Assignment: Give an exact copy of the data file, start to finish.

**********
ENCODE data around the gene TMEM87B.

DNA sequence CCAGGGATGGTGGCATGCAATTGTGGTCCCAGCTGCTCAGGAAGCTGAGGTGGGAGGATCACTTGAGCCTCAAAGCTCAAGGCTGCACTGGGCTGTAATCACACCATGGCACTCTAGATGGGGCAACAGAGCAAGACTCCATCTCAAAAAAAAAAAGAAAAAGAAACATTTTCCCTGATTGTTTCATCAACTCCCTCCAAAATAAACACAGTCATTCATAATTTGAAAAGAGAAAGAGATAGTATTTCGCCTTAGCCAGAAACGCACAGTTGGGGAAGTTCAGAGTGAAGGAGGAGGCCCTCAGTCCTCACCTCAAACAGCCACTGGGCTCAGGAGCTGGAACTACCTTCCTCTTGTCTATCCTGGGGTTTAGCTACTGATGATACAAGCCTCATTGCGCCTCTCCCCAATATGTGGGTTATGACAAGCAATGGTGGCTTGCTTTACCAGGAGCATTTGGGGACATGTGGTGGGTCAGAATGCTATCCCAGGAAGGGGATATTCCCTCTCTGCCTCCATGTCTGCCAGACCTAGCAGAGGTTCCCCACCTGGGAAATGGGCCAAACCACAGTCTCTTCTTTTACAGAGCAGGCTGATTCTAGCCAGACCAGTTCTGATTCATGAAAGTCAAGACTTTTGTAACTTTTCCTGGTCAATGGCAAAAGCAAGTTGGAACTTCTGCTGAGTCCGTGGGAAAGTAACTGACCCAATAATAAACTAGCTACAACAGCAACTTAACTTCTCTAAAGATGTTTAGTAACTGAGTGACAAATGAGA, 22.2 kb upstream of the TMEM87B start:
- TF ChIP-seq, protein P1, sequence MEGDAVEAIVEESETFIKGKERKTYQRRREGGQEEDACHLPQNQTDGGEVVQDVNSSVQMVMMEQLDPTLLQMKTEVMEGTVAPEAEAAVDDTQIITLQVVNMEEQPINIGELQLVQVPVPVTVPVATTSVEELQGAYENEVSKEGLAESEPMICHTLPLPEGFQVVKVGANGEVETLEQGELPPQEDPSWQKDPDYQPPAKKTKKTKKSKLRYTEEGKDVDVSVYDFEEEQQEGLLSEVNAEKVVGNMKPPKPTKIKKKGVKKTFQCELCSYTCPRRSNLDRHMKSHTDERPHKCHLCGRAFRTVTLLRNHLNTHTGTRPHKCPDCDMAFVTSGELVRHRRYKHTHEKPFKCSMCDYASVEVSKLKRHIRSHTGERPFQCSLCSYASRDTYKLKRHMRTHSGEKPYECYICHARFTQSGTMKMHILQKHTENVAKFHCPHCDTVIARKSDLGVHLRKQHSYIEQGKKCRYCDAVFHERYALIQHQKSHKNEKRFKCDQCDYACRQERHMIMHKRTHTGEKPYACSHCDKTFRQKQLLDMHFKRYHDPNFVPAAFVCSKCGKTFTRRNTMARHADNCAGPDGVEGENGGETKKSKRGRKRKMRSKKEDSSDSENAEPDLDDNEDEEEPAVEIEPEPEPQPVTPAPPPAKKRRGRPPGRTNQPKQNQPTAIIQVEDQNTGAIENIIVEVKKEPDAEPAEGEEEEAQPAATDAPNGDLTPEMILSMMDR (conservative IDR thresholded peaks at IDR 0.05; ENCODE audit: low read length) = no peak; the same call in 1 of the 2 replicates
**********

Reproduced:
ENCODE data around the gene TMEM87B.

DNA sequence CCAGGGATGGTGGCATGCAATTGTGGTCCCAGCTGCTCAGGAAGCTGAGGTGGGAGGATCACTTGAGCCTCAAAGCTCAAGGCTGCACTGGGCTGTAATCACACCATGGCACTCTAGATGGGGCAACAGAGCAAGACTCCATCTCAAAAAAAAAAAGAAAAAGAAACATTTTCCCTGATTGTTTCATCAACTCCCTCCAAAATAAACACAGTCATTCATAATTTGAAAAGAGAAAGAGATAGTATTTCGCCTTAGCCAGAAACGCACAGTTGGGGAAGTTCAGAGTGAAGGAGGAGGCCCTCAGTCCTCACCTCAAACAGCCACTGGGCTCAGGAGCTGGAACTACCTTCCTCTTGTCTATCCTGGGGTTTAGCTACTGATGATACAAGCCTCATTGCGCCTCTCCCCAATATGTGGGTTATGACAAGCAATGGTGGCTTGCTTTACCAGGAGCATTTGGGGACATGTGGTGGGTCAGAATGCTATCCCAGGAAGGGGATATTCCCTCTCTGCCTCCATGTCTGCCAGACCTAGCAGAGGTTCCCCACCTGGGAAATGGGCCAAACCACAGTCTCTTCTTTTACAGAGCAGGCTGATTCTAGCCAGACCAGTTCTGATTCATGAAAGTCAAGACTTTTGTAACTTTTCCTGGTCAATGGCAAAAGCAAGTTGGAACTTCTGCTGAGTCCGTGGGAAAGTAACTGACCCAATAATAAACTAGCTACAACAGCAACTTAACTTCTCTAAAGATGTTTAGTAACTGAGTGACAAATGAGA, 22.2 kb upstream of the TMEM87B start:
- TF ChIP-seq, protein P1, sequence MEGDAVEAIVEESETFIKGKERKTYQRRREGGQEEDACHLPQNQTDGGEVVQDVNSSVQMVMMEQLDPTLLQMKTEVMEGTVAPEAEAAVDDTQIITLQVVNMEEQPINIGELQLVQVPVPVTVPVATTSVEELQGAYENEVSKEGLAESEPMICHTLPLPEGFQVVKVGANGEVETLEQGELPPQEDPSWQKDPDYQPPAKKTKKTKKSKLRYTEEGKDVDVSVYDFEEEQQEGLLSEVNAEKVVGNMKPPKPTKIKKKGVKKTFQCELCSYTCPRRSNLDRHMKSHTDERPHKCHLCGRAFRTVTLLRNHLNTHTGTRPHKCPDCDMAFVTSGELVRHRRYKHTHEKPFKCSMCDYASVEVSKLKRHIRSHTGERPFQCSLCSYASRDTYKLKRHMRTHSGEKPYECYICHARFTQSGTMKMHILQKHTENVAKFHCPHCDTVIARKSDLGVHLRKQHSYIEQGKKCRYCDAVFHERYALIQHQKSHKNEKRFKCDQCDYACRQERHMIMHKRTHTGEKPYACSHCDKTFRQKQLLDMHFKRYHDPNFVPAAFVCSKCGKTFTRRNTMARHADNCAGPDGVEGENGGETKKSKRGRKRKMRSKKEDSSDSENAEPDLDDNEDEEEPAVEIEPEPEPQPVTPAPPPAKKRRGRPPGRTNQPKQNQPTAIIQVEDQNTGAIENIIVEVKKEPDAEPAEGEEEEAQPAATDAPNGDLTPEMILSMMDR (conservative IDR thresholded peaks at IDR 0.05; ENCODE audit: low read length) = no peak; the same call in 1 of the 2 replicates